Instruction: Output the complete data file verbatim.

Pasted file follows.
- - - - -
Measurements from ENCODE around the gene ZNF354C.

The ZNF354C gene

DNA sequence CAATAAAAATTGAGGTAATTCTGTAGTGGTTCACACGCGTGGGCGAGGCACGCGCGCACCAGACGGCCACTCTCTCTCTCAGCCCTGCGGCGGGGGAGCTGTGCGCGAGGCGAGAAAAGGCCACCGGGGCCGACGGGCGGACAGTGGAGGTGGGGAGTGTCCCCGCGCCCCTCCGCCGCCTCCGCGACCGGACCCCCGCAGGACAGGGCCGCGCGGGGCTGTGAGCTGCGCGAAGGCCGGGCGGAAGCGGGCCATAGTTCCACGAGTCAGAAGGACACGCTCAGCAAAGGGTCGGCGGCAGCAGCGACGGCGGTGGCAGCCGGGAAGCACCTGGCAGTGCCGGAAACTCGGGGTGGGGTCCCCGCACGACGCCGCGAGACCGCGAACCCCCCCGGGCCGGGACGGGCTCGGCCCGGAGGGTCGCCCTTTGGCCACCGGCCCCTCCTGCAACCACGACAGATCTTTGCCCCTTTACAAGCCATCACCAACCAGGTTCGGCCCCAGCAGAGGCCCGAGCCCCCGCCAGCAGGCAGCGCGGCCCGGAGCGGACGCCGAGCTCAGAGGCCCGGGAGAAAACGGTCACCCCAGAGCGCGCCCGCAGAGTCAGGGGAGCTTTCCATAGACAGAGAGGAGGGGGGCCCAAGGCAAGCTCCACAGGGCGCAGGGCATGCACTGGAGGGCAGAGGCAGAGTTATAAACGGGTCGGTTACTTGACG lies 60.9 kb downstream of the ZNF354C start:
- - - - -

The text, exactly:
Measurements from ENCODE around the gene ZNF354C.

The ZNF354C gene

DNA sequence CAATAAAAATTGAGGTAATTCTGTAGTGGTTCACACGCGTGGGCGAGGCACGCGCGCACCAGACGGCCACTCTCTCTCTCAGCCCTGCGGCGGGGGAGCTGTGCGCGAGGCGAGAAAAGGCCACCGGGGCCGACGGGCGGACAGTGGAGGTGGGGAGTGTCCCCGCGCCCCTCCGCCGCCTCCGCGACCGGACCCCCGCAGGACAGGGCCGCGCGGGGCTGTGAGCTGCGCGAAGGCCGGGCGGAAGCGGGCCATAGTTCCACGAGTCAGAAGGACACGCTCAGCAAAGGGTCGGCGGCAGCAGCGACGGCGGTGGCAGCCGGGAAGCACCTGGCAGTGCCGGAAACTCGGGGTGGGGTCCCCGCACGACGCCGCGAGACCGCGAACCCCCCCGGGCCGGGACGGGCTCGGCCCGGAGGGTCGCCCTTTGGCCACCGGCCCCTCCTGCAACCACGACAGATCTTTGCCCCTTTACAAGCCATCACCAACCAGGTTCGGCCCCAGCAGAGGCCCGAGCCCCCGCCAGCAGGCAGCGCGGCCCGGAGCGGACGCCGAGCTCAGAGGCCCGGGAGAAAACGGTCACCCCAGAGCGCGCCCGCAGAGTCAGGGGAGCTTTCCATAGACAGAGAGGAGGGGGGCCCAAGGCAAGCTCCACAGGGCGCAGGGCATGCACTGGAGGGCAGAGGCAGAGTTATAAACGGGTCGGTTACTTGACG lies 60.9 kb downstream of the ZNF354C start: